As a startup you should be focused on making a great product or service, because THAT will be the foundation of your brand. After you’ve accumulated some customers and begun to interact with them and with the public at large, your brand will grow and change with those interactions, but it will be hard to shift it far from whatever you establish right at the outset.

    Remember that your marketing is unlikely to be able to seriously re-direct your brand. If you make a crappy product or service, the best marketing in the world won’t change your brand. If your marketing is unaligned with your business, the marketing won’t work, and you’ll suffer from people’s visceral reaction to the disconnect between what you actually deliver and what you say you’ll deliver.

    As a startup, you need to keep it simple. Pick two or three critical things that you actually do, that you want people to know you do, and that are meaningful to your customers. That’s your brand. Once it takes root in the brains around you it will be very, very hard to change, so choose wisely.

    • mikemates


      I completely agree and would even take it one step further. Brand to me is more than just customer perception, but ultimately the living breathing experience cultivated by an organization’s every move. Brand begins with the alignment of a team and cascades outwardly to every touchpoint within their company’s ecosystem.

      As Alexandra Steele pointed out in the comment above, it’s the sum total of all activity within a brand that creates perception (and the ability or inability to align that perception with external audiences).


      • Robert Hammond

        The product/service is the foundation of the brand. What your customers say about your product/service on the web is your brand.

  • Alexandra Steele

    Mike – Good overview on the value of branding and I would suggest adding one more audience to your mix, your internal customer or Team. In my experience, a strategic branding journey can help the Team and key stakeholders get on the same page as “brand” acts like a North Star for a company.

    • mikemates

      Thanks Alexandra! See the response to Ryan Dancey on the comment below for an extension of your thoughts here regarding team :)

  • facebook-647800675

    Is not the brand simply the cumulative results of the company’s people and products over time?

    • mikemates

      It’s definitely a big part of that – however the key variables to consider to make this a meaningful result are intent and context. Intent involves the alignment between planned sum total activity and audience perception. Context is the vessel of understanding required to successfully align with audience perception.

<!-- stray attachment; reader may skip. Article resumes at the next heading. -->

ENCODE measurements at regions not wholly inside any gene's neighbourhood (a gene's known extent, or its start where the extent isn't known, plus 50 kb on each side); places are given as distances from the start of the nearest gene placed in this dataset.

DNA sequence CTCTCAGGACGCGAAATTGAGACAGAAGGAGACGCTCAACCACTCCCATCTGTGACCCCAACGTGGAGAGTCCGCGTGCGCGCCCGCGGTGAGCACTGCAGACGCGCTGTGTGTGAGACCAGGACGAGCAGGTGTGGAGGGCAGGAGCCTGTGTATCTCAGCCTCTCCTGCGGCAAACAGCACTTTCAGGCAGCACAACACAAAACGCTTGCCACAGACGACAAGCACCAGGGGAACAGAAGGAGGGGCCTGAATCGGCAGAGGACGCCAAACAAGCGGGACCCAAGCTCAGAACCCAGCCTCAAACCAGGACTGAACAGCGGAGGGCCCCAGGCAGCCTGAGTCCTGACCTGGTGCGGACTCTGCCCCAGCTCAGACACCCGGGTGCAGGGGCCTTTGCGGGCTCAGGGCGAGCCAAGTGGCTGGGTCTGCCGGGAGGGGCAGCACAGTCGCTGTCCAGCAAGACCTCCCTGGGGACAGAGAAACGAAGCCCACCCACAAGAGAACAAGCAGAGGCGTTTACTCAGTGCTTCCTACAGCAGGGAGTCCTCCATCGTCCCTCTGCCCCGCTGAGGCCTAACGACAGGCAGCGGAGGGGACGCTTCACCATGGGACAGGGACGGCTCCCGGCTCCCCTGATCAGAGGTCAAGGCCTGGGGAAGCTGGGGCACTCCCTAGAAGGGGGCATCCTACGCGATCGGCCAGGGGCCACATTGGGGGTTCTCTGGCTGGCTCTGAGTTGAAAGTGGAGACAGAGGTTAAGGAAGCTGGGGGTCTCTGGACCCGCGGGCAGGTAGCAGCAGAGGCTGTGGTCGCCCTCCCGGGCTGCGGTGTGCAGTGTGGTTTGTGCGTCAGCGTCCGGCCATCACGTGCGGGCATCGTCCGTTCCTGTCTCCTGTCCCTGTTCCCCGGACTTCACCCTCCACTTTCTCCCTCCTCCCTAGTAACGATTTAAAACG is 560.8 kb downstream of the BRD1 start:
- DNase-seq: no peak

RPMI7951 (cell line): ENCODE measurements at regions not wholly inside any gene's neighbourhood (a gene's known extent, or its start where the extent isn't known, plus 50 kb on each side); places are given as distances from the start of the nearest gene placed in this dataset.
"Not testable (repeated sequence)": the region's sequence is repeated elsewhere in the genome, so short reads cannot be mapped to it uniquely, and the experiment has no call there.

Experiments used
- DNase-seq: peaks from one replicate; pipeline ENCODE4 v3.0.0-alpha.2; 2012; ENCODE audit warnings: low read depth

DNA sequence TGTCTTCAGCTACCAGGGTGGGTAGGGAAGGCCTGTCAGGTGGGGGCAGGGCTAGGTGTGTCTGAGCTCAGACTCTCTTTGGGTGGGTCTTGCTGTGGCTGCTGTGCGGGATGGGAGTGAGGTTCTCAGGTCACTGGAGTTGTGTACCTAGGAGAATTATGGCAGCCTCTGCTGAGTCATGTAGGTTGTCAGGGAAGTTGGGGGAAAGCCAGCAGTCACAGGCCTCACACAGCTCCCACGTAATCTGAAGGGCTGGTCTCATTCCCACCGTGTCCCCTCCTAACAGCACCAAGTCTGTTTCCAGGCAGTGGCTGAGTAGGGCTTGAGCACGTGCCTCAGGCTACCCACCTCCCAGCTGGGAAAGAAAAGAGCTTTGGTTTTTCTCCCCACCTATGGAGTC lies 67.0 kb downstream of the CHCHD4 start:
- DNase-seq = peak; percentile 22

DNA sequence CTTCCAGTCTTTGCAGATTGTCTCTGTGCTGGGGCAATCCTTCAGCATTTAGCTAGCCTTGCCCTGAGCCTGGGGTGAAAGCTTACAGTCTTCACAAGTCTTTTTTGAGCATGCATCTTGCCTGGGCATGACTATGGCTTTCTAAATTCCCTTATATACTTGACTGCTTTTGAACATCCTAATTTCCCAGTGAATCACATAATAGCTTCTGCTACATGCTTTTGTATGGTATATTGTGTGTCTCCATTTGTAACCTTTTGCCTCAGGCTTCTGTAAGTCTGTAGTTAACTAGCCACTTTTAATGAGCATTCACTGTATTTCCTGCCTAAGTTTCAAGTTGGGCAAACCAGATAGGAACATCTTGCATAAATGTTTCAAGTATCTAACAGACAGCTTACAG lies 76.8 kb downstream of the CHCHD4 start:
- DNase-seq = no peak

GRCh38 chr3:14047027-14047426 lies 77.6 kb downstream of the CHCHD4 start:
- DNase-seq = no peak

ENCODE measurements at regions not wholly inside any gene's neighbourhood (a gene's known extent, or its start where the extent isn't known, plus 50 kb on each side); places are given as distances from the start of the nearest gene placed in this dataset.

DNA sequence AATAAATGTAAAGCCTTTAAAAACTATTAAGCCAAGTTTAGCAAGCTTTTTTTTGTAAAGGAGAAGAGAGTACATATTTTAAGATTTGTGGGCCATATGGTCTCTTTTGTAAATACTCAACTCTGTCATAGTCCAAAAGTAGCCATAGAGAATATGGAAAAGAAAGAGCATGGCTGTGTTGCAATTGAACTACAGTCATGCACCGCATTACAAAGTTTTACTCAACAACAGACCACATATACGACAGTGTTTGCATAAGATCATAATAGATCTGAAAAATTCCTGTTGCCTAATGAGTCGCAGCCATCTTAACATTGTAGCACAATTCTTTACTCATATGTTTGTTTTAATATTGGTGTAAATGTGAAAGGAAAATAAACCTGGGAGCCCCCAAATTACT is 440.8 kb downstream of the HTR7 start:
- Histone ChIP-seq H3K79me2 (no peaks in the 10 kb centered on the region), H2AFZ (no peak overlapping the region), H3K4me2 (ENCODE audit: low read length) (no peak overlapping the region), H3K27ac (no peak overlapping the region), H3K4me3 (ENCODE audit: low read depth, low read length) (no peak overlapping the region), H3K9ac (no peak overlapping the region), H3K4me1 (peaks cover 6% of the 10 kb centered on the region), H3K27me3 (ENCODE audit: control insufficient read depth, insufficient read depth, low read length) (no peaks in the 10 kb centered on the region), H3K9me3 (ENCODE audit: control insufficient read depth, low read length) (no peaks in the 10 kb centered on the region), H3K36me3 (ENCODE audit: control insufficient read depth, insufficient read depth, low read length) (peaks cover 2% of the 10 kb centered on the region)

From product quality, to marketing, to social outreach, to office environment, brand is shaped by every action taken, intentional or otherwise. Brand is the sum total of all experiences and interactions that occur by and between internal stakeholders, which is why there must be a well defined strategy and common understanding of what the brand means, and how it’s executed across all facets of the org.

  • Paul_Owen

    What about the voice of the customer? Branding starts with demand. Not with an idea. Not with IP. Not with funding or partner alignment. The best stories always start with demand. Start there and work backwards.

    • mikemates

      I actually believe the best brands are born from a balance of customer demand and a shared vision amongst initial shareholders. It doesn’t matter how much demand exists in a given market if the internal shareholders aren’t passionate about creating something great to fulfill it.

      The two exercises I generally always work in tandem as the most important pillars are the internal foundational strategy and the audience profiles. These two ultimately inform each other and a great deal of insight can be learned about market opportunity when we find the common points of alignment.

  • Andrew Kinzer

    Great post, Mike!

    • mikemates

      Thanks Andrew! ;D

  • Adam Lieb

    I espouse this philosophy daily. Couldn’t agree more Mike. I wish there were more voices like yours in the community.